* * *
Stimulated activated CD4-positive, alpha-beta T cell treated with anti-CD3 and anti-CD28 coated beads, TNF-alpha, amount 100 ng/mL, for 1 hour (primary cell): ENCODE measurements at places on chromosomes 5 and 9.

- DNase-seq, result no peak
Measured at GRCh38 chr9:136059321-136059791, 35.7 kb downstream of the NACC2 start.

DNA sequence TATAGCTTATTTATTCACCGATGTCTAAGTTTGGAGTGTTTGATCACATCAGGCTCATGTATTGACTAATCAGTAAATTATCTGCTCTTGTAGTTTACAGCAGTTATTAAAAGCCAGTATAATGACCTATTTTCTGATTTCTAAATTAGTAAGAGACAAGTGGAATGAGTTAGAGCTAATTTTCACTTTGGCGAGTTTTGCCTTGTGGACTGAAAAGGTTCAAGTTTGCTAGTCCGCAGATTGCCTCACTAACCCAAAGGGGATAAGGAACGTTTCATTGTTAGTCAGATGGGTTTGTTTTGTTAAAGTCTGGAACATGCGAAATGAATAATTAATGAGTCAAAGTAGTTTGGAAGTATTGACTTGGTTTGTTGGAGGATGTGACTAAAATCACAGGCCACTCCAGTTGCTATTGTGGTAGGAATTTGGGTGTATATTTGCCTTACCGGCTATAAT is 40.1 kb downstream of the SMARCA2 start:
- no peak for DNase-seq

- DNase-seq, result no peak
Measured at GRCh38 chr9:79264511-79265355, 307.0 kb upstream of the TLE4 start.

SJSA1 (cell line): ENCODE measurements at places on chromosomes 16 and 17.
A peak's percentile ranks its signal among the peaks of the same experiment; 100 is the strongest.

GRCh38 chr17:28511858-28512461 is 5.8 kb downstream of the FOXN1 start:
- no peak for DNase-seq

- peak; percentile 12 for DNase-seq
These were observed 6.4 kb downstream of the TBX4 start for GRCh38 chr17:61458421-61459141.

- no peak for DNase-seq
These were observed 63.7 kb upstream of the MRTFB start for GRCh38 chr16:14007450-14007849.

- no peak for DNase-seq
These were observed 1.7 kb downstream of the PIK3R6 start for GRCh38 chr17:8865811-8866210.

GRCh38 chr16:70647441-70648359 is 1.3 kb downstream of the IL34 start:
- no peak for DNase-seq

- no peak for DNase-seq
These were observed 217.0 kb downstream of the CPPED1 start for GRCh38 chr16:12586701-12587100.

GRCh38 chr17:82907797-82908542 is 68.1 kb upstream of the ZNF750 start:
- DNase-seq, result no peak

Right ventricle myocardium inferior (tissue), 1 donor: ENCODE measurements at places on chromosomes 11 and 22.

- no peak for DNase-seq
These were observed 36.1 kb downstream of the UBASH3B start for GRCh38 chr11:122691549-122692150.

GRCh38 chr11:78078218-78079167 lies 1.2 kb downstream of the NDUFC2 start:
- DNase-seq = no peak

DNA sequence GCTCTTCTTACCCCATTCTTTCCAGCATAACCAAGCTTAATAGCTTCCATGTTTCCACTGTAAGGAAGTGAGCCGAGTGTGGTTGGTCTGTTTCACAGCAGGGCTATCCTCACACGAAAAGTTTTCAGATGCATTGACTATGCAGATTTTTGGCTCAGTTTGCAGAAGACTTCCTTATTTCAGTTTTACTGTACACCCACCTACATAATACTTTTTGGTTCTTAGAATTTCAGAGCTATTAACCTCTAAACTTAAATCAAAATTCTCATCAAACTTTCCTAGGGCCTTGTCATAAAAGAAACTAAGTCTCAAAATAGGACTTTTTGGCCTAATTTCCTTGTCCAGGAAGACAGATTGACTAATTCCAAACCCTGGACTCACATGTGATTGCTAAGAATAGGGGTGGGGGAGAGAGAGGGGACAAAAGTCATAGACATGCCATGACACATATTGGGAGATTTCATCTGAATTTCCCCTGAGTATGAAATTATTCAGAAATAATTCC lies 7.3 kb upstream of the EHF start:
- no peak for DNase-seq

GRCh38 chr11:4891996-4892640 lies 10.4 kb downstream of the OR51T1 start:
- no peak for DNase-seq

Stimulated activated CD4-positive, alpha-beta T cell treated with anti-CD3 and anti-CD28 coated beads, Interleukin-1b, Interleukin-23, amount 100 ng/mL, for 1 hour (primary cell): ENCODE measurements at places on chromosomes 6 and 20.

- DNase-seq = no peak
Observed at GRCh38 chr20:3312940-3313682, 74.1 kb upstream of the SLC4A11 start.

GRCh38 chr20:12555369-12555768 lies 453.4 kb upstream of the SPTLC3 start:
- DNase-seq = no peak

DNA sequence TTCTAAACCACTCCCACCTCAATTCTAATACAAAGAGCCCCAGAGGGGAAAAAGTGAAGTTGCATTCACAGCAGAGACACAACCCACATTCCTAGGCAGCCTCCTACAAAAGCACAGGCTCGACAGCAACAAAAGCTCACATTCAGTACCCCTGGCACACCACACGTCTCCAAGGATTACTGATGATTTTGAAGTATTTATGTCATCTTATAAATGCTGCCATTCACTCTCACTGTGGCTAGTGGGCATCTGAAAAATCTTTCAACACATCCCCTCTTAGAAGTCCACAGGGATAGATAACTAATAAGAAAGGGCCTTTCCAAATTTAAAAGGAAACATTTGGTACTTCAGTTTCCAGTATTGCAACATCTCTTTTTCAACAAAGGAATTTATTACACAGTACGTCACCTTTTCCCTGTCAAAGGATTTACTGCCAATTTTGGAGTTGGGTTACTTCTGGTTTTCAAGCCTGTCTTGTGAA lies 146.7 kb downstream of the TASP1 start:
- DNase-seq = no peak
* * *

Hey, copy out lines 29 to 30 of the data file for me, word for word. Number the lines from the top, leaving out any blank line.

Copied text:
DNA sequence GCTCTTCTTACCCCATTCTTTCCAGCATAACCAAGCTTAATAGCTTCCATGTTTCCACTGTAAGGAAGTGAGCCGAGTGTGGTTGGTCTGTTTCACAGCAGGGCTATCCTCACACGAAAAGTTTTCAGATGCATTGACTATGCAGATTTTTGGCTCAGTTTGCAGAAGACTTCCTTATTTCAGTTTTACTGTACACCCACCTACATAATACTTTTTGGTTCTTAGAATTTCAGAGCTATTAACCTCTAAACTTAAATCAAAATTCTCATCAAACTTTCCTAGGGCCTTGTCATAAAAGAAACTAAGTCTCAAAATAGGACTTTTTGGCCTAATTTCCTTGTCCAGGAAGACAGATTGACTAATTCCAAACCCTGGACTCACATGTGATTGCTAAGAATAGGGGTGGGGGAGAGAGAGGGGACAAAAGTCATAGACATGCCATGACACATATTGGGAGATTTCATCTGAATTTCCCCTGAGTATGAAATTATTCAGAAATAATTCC lies 7.3 kb upstream of the EHF start:
- no peak for DNase-seq